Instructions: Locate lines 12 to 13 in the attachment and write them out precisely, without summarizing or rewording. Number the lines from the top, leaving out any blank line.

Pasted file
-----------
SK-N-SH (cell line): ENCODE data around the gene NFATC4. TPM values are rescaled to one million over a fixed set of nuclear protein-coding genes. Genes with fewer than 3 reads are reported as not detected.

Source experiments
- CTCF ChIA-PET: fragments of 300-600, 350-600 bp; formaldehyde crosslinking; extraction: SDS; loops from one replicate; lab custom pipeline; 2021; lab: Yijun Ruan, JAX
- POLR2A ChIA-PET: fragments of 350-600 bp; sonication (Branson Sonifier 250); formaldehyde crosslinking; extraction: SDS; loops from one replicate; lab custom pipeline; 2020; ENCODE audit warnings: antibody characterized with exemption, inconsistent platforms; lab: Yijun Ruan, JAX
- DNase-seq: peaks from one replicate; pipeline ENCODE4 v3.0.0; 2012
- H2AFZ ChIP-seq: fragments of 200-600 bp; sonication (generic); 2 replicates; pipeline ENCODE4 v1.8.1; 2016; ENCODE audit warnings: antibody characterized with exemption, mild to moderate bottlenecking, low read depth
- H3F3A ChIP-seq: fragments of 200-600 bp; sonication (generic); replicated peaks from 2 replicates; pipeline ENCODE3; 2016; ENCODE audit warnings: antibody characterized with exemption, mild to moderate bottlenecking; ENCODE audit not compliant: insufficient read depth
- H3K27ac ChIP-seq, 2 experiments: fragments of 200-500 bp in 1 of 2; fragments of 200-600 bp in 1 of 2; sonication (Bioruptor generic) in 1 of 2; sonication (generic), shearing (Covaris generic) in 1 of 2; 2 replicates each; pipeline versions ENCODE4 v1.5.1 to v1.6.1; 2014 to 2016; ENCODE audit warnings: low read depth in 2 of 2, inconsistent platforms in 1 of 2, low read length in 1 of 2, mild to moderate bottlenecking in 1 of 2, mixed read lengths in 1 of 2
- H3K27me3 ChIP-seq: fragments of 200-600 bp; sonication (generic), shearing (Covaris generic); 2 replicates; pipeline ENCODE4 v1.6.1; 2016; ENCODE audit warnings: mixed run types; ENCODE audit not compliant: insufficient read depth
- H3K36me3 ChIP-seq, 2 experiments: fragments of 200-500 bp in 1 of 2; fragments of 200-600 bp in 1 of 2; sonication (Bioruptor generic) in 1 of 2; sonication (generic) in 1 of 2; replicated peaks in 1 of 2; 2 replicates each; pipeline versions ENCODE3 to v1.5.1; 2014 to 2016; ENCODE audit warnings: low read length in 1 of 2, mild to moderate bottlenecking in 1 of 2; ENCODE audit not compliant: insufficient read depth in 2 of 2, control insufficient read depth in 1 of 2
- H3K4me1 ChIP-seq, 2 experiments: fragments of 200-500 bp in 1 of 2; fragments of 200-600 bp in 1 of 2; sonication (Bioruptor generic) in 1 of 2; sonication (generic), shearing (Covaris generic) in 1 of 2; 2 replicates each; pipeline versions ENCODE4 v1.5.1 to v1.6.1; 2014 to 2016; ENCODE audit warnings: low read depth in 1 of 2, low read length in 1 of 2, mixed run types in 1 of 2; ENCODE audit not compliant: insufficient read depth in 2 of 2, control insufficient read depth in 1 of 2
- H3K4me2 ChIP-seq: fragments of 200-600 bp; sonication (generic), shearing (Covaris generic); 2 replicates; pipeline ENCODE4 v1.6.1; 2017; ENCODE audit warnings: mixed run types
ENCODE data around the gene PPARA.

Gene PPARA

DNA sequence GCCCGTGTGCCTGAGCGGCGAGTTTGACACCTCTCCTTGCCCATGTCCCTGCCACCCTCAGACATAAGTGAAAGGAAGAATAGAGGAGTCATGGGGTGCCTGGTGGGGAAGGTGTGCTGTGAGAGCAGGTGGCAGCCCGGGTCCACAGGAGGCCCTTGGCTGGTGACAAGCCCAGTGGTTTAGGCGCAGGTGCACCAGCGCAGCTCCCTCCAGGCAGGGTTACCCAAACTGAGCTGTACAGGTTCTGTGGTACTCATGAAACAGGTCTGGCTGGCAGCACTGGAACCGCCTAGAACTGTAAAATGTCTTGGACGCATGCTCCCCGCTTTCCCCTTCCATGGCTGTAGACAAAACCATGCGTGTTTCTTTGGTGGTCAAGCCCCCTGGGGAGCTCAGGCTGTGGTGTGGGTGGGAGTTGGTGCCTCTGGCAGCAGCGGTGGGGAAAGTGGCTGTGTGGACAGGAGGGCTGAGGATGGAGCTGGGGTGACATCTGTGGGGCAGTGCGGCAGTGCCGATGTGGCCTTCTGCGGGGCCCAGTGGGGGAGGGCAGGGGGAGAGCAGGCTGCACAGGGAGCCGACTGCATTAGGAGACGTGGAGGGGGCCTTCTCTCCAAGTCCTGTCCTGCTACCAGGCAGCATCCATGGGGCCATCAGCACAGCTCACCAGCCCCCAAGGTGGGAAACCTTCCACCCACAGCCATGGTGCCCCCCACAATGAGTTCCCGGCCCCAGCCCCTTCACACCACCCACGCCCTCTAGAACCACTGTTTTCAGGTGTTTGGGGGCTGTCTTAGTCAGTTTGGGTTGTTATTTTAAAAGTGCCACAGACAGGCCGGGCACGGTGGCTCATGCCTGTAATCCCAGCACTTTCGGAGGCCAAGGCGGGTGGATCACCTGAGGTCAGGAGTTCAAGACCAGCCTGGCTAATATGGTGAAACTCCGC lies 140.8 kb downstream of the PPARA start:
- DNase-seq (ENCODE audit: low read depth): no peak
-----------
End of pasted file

- H3K4me2 ChIP-seq: fragments of 200-600 bp; sonication (generic), shearing (Covaris generic); 2 replicates; pipeline ENCODE4 v1.6.1; 2017; ENCODE audit warnings: mixed run types
ENCODE data around the gene PPARA.